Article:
Will Belgrade give up its pro-Russian policy after them? However, the changed situation in the world may lead to a weakening of the pro-Russian vector “Presidential and parliamentary elections will be held in Serbia” />
What sociologists predict
On Sunday, April 3, elections of all levels of government will be held in Serbia— presidential, early parliamentary and municipal. Their outcome is predictable: the Serbian Progressive Party (SPP), led by the incumbent President Aleksandar Vučić, will, according to polls, gain at least 50% of the vote and again receive a mandate to form the government, which it has been continuously leading since 2012. Wujijae is likely to be re-elected for a second term.
The previous parliamentary elections were held in the country in 2020, but almost all opposition parties did not take part in them due to the boycott, which, on the one hand, led to the lowest possible turnout, barely reaching 50%, on the other hand— brought Vučić's party a resounding victory. In the absence of competitors, the SPP won two-thirds of the seats in parliament, while the OSCE/ODIHR recognized the elections as having been held “in accordance with minimum democratic standards.” Thus, the boycott effectively provided the party in power with full-fledged political dominance, while the opposition, on the contrary, was deprived of the right to vote in parliament, since its expectation of recognizing the elected government as illegitimate did not materialize. Immediately after the victorious elections, Vučić announced that the next parliamentary elections would be held early, which experts explained as a desire to give legitimacy to the government.
This year all political forces of Serbia are participating in the parliamentary elections— there are 18 positions in the ballots. The party in power, together with the Socialist Party of Serbia, Speaker of the Parliament Ivica Dacic and the Alliance of Hungarians in Vojvodina, who supported the re-election of Vucic, will go under the common slogan “Aleksandr Vucic”; together we can do everything. Their main rival will be a broad opposition coalition of ten United Serbia parties. Most of the members of the coalition— newly formed parties led by people from the Democratic Party. It also includes the Freedom and Justice Party (PSS) of Dragan Djilas and the People's Party of Vuk Jeremic. Coalition slogan— “Let's unite for the victory of Serbia.”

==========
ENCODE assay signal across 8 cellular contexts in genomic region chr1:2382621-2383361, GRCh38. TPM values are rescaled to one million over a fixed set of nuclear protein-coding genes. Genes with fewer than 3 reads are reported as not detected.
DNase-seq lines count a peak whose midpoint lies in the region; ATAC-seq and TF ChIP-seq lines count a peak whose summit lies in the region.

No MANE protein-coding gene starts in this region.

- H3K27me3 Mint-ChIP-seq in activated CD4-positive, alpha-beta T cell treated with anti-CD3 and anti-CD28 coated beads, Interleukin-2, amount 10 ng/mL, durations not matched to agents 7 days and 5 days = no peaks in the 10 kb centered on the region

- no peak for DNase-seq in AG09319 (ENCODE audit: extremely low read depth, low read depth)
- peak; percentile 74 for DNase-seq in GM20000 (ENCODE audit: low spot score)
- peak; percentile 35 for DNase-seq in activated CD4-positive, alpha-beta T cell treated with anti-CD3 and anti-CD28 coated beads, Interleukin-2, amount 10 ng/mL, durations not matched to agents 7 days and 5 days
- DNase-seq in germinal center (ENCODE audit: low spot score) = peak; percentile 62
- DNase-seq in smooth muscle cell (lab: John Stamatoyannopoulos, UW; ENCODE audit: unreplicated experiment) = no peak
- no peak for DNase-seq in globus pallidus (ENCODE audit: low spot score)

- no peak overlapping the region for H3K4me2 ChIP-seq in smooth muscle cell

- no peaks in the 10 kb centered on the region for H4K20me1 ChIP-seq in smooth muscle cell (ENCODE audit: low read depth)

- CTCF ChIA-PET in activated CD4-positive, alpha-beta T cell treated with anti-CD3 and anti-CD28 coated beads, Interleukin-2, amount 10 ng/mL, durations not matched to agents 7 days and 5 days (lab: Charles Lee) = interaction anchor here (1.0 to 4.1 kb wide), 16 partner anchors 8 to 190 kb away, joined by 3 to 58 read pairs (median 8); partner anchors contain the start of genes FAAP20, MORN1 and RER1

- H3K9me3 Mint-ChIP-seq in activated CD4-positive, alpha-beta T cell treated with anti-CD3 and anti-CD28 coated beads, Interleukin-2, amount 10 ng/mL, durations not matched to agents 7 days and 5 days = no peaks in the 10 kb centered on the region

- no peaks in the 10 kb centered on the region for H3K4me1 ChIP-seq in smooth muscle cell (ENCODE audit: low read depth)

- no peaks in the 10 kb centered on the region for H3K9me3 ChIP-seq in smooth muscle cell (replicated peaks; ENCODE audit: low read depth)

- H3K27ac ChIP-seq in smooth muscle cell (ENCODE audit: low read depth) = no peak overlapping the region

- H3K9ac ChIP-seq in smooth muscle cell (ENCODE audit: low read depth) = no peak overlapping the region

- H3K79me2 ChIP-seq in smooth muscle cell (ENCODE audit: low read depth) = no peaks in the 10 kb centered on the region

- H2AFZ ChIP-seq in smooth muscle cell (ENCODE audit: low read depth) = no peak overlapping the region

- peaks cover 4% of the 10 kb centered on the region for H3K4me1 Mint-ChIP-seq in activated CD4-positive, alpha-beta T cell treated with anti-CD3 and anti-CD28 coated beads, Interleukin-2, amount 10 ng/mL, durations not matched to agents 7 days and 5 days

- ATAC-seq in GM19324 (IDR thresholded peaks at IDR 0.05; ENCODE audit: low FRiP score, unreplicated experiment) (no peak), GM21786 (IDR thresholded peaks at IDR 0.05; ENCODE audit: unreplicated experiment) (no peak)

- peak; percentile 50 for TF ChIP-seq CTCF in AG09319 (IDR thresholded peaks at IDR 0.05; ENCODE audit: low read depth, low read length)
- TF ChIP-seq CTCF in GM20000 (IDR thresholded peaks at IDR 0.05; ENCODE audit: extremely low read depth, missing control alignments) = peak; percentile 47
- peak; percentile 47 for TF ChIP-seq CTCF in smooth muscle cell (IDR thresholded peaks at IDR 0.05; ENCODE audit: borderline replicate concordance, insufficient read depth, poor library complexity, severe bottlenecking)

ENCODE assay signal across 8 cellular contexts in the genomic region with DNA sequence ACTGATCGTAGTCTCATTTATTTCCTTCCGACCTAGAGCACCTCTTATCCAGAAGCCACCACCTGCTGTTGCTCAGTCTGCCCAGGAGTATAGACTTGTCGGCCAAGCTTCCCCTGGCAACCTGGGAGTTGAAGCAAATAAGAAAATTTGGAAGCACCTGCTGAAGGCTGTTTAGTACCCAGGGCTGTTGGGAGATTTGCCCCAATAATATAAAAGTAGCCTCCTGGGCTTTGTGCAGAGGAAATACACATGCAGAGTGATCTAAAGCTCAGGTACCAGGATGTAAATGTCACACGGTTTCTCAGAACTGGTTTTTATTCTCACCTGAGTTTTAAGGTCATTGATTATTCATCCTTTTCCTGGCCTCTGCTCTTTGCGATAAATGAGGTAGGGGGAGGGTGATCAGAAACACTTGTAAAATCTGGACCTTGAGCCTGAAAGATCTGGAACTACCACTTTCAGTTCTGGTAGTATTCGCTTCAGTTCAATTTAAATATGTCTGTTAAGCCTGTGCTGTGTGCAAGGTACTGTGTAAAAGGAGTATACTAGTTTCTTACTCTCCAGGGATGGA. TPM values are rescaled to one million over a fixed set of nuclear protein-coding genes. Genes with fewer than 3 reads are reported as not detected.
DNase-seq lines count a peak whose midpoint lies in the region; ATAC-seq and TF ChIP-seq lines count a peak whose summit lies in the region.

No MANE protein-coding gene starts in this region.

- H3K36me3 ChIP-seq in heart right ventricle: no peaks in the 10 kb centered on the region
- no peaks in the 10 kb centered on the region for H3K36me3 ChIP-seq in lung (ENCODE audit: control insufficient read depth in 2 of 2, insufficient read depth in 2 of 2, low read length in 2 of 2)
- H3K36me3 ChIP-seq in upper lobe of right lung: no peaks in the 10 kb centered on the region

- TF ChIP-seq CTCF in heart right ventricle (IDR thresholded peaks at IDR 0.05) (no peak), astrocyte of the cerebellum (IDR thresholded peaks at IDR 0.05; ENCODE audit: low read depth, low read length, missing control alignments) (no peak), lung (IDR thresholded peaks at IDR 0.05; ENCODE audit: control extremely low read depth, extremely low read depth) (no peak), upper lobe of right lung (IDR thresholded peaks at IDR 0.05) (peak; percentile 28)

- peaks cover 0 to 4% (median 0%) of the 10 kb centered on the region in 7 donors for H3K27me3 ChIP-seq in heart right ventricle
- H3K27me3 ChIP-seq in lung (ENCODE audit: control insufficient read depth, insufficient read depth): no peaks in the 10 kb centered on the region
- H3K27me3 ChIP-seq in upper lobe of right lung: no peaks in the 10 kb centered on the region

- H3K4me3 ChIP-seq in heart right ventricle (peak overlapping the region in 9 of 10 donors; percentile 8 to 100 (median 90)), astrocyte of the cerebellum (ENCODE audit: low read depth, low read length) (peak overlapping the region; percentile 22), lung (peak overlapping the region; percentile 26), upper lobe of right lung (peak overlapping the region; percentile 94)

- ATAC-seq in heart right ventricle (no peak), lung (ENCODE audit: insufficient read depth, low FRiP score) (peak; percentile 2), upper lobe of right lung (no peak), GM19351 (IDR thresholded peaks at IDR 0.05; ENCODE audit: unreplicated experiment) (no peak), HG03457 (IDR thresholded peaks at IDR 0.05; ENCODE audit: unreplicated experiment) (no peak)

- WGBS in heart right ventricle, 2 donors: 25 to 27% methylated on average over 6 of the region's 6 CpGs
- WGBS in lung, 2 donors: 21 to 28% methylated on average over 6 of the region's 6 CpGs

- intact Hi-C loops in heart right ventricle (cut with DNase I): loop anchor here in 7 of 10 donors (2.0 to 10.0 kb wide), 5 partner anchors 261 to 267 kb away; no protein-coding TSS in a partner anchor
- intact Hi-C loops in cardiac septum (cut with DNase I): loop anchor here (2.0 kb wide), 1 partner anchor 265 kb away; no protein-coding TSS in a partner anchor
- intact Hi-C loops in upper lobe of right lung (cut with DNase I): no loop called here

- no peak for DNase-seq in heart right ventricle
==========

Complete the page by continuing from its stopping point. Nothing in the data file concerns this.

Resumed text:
It is noteworthy that this year the residents of Kosovo will not be able to vote in the elections of their place of residence, as they did in previous years, due to disagreements between local authorities and the leadership of Serbia, which does not recognize the independence of Kosovo. “We agreed to a lot of compromises <…> to ensure that people can vote for whoever they want, but they (Kosovo authorities. — RBC) insist on only one thing— so that Serbia recognizes the independence of Kosovo, and Serbia cannot agree with this, — Vucic commented on this decision. As a result, the Serbian Electoral Commission announced the possibility for the residents of Kosovo to vote on the territory of Serbia. Earlier, the Kosovo parliament adopted a resolution banning Serbia from holding elections on the territory of Kosovo.
How the events in Ukraine affected the balance of power
The beginning of the Russian military special operation in Ukraine put Serbia and its president in a difficult position. Vučić, who has been heading the country since 2017, has a reputation as a politician who knows how to maneuver between Russia and the European Union in order to achieve maximum preferences for Serbia. Russia for the country is not only a political ally, which regularly votes in the UN against the recognition of Kosovo's independence, but also an important economic partner, ready to provide it with gas, vaccines and weapons. In turn, Belgrade helps Russia to the best of its ability, which manifested itself, in particular, in issuing a broadcasting license to the Russian German-language channel RT Deutsch. On the other hand, since 2012 Serbia has the status of a candidate country for joining the European Union, and it is he who is its main trading partner. In addition, Serbia receives financial assistance from Brussels, including within the framework of a billion-dollar budget, which was allocated to support the Balkan states following the results of the last EU summit— The Balkans in 2021.